Down the road from Middlehurst
Phase One XF 150MP, 100mm Schneider lens, f4.5 @ 1/1250 second, ISO 160
Last weekend, I gave a short presentation for the Northern Photographic Federation at Kurri Kurri. And it was a real presentation to real people - not on Zoom! There were still a few wearing masks, which makes complete sense if you have any concerns, but generally speaking, it was 'back to normal'. Fingers crossed, it remains this way.
David Oliver was the speaker before me and, as I fully expected, David gave me a hard time on a number of issues (knowing full well that I would reciprocate when I gave my presentation). His favourite taunt is that I use a tripod. He shows photo after photo that he took without a tripod, explaining that while he was capturing amazing landscapes, I was busy setting up my tripod and missing the best light.
A part of what David says is true: you can miss out on great shots while you're setting up a tripod. However, what David forgets (perhaps intentionally) to explain, is a slightly different way of working.
If the light is changing quickly and you don't have time to set up a tripod, then shoot with the camera hand-held. I mean, it's obvious, isn't it? As fellow tripod-users will agree, we're not completely stupid just because we enjoy setting up our cameras and taking our time - when the conditions allow. If conditions don't allow, shoot hand-held and get the shot!!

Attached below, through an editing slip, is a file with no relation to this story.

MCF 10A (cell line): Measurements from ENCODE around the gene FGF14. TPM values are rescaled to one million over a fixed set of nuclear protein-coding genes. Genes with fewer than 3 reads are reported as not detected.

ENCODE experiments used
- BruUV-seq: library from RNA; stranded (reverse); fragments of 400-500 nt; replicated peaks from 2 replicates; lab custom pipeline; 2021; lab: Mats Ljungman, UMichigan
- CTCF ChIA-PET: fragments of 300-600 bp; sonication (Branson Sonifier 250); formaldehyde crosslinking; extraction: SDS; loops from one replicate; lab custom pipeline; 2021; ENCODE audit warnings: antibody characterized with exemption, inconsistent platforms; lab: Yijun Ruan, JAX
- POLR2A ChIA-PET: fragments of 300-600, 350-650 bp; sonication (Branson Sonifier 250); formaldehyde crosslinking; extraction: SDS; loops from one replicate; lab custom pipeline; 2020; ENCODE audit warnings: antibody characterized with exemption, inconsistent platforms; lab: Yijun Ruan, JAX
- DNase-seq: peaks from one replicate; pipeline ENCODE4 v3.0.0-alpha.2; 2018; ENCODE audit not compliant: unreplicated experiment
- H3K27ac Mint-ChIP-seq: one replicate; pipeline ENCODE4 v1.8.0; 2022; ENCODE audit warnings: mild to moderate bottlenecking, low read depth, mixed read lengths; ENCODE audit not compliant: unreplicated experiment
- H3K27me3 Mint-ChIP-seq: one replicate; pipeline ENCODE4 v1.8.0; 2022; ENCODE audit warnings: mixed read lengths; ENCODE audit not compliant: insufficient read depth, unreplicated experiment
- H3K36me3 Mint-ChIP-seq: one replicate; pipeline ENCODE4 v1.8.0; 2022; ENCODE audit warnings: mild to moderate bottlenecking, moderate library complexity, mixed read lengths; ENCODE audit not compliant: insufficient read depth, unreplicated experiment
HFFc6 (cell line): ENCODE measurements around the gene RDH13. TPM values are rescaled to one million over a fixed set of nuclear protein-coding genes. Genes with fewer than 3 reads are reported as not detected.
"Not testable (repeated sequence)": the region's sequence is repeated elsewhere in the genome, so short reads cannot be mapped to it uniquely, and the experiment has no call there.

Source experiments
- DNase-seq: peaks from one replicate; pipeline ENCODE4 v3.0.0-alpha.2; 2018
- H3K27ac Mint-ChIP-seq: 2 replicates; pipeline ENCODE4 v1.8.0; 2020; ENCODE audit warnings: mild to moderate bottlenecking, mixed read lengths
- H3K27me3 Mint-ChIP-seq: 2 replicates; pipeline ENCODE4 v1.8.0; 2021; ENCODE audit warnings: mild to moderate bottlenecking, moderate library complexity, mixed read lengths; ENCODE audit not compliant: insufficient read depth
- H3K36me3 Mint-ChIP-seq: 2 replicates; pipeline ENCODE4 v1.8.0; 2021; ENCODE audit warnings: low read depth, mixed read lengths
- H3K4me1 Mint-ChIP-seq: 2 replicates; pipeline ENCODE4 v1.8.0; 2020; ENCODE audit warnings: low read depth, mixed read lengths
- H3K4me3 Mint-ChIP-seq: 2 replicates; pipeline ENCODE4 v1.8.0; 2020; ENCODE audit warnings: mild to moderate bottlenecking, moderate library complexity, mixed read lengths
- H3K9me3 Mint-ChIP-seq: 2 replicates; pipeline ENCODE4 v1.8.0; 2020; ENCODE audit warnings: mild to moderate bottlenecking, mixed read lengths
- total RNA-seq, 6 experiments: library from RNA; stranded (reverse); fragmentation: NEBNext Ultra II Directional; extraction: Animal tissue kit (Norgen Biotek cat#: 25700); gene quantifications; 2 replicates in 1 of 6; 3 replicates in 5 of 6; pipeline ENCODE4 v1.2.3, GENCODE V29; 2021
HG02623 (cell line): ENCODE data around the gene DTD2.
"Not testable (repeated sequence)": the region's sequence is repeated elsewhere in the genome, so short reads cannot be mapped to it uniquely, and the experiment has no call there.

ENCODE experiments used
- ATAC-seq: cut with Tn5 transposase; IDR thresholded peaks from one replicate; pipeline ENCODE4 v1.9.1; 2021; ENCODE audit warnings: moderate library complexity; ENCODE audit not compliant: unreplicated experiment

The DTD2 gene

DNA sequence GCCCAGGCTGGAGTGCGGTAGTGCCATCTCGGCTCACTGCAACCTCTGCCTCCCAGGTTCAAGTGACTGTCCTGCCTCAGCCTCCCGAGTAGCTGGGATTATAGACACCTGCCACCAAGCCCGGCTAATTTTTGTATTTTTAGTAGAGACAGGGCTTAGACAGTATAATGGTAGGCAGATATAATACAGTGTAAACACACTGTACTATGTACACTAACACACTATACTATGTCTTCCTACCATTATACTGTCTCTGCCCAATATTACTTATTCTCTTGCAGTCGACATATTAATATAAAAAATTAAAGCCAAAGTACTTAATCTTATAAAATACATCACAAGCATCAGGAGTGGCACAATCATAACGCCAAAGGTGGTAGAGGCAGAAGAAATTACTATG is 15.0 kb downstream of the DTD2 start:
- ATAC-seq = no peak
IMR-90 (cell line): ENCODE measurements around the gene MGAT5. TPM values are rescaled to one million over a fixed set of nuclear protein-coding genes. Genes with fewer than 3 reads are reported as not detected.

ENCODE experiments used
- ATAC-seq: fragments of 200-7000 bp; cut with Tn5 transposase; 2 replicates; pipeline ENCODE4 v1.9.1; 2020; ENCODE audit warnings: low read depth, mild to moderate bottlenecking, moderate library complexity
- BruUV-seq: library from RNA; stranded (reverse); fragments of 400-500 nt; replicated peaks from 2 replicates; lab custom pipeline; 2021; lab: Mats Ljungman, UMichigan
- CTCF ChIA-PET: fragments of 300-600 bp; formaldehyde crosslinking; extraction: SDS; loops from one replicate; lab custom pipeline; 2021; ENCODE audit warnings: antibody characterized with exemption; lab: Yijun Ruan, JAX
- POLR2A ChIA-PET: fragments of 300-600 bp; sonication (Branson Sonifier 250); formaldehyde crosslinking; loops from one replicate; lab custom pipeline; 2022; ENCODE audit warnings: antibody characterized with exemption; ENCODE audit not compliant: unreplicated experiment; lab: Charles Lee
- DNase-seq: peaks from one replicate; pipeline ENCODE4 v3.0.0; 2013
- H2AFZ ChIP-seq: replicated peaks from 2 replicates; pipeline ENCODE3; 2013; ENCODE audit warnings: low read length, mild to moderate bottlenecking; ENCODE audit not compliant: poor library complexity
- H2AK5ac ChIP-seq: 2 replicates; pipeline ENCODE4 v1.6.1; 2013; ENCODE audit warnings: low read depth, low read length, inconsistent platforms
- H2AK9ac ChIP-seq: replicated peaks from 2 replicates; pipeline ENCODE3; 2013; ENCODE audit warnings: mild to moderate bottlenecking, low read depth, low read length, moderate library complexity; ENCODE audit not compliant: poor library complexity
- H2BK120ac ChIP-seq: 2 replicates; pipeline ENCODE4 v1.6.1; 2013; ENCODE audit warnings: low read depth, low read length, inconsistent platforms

And this is what happened around the corner from Middlehurst this year. At Middlehurst I present with Tony Hewitt and he's much more polite than David. There was a lot of cloud around, but as we arrived at this scene, the sun was breaking through a small gap in the clouds, just above the mountain range on the western horizon. We could all see that the light was not going to last for long, but exactly how long was difficult to tell. The solution was to shoot the scene hand-held first and then, if the light stuck around, shoot it again with the camera on a tripod, just in case.
Most of the photos I take do not end up being two metre prints, so I possibly don't need perfection in technique for every shot. I could get away with hand-holding a lot of photos. Indeed, when working in the Arctic and Antarctic from a zodiac, a tripod simply isn't possible and I can assure you my photos are tack sharp. I simply increase the shutter speed and adjust the aperture or ISO to suit. The same technique is applied when shooting along the road.
So, being a tripod shooter does not mean we never shoot hand-held. It simply means we choose! And if we are using slower shutter speeds, then there are technical advantages as well.
David and I are off to Bhutan at the end of this month and we may be able to get you along if you're interested. And Tony and I are working out our dates for Middlehurst next year - late June and early July. If you're interested, send me an email as we are already filling up. We're finalising pricing etc in the next week or two.